Read an Excerpt
An Alan Grofield Novel
By Richard Stark
The University of Chicago PressCopyright © 1969 Richard Stark
All rights reserved.
Grofield, not knowing what it was all about, got off the plane and walked through the sun into the main terminal building. He was at Isla Verde International Airport in San Juan, Puerto Rico, with sunshine and sea breezes sweeping through the open walls.
He got his suitcase and went down a flight of steps to the circular counter of the car-rental agency. "I'm supposed to pick up a car here," he told a clerk with a ferocious mustache. "The name's Wilcox." That was the name the letter had told him to use.
The clerk pointed a triumphant finger at Grofield's forehead. "Yes, sir! You been expected." He was beside himself with joy. He bustled away, bustled back again, and plunked a set of keys on the counter. "Everything's taken care of, sir. You'll find all the paperwork in the glove compartment."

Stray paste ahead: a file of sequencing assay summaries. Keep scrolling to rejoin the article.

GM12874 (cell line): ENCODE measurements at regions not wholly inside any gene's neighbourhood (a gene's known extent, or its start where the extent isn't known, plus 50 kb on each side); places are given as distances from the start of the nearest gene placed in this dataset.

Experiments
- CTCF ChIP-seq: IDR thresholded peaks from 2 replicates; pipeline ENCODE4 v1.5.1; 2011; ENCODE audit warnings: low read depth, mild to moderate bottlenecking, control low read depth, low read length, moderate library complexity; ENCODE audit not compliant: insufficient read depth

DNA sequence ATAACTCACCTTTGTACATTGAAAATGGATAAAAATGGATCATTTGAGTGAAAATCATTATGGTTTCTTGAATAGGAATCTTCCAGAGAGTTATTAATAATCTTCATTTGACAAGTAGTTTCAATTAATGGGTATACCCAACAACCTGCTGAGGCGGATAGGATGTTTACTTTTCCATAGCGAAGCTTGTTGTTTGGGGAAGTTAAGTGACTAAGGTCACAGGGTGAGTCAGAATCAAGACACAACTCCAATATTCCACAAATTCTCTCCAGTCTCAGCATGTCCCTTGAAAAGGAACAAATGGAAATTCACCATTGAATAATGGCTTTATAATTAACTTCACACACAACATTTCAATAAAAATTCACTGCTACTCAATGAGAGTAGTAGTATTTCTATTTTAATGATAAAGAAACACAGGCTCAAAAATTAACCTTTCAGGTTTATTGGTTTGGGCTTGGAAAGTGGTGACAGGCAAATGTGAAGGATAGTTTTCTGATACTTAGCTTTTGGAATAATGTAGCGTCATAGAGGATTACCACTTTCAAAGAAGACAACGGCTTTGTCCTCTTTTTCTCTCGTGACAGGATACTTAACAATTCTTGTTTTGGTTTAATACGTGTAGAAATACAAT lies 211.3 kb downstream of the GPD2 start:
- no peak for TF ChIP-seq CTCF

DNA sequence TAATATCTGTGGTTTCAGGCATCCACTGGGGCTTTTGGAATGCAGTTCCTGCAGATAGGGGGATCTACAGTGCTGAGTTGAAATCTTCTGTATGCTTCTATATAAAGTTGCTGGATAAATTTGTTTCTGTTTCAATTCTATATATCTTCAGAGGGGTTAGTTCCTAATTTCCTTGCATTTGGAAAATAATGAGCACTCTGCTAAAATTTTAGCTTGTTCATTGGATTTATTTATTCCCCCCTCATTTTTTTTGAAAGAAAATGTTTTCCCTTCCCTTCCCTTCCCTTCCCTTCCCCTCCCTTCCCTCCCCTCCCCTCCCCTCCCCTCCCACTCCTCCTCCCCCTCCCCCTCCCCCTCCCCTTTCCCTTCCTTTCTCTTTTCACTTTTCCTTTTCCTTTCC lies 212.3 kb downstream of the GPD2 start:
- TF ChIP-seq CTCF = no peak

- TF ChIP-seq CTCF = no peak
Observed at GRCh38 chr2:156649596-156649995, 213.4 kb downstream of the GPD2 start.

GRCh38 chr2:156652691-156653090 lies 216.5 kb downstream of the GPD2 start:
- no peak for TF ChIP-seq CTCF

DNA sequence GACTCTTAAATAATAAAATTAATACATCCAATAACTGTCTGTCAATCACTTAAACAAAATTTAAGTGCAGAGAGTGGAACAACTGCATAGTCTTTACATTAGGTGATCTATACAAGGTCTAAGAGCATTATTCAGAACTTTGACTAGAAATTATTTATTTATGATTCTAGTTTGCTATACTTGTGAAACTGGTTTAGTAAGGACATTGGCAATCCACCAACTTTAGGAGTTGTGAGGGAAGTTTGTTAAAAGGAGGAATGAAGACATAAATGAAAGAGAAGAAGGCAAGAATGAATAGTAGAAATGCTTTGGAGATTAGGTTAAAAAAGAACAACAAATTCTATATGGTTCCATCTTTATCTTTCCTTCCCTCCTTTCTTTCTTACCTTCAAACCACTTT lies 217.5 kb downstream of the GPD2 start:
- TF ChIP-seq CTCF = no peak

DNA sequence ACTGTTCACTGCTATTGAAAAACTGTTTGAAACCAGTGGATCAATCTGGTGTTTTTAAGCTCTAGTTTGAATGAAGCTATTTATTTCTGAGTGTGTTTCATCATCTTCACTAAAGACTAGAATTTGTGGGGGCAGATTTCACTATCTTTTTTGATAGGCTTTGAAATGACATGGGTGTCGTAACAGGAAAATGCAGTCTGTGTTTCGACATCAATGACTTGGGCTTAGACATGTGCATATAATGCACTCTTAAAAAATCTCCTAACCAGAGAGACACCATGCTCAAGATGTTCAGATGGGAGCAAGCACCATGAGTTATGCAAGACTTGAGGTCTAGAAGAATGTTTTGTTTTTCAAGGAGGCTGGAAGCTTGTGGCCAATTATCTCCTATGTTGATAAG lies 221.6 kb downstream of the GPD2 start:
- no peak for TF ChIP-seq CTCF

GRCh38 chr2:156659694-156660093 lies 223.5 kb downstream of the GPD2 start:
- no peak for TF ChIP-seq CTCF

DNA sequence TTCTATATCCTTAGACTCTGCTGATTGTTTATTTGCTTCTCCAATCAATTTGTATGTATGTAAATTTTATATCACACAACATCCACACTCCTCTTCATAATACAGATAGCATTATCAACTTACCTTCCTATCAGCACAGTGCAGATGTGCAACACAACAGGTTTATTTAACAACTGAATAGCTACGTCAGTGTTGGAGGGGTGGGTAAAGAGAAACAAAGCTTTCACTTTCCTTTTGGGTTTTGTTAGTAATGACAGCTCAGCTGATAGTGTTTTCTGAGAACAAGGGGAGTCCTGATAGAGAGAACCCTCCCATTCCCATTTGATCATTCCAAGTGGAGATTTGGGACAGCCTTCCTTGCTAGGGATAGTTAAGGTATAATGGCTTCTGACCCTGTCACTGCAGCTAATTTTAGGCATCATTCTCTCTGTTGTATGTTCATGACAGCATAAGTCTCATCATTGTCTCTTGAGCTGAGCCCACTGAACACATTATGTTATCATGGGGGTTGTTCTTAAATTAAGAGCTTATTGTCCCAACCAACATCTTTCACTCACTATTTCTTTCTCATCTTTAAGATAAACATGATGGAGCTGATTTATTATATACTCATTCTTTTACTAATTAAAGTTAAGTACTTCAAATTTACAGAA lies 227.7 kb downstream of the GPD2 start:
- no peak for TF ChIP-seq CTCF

"And I'm supposed to give you this."
Another envelope. Grofield took it, thanked him again, and went out to the parking lot to look for the car with the same license number as this set of keys.
It turned out to be a pale-blue Ford, two-door. The odometer registered a little over thirty-two hundred miles, and there was rust already on the bumpers. That would be the sea air at work.
Grofield dropped the new envelope on the seat beside him and checked out the glove compartment first, but the only things in there were a Texaco map of the island and the form he should show if required to demonstrate he had this car legally.
The envelope, when he opened it, contained nothing but a sheet of white paper folded once. Inside were typewritten instructions:
26 and 3 to Loiza
185 past Toma de Agua
first left after 954
.4 mile, turn right
Well, that was terse enough. Grofield opened the map, saw that Loiza was eighteen kilometers west of where he was now, and did some figuring in his head to turn eighteen kilometers into just over eleven miles. Toma de Agua was three kilometers south of Loiza, which was just under two miles, but how far was "past"? And how far to that first left after 954, which itself was past Toma de Agua?
Maybe another mile at the most. Figure a top of fourteen miles. To what? Home base, or just another letter?
There was only one way to find out. Grofield started the car, backed it out of the slot, and headed it up-ramp.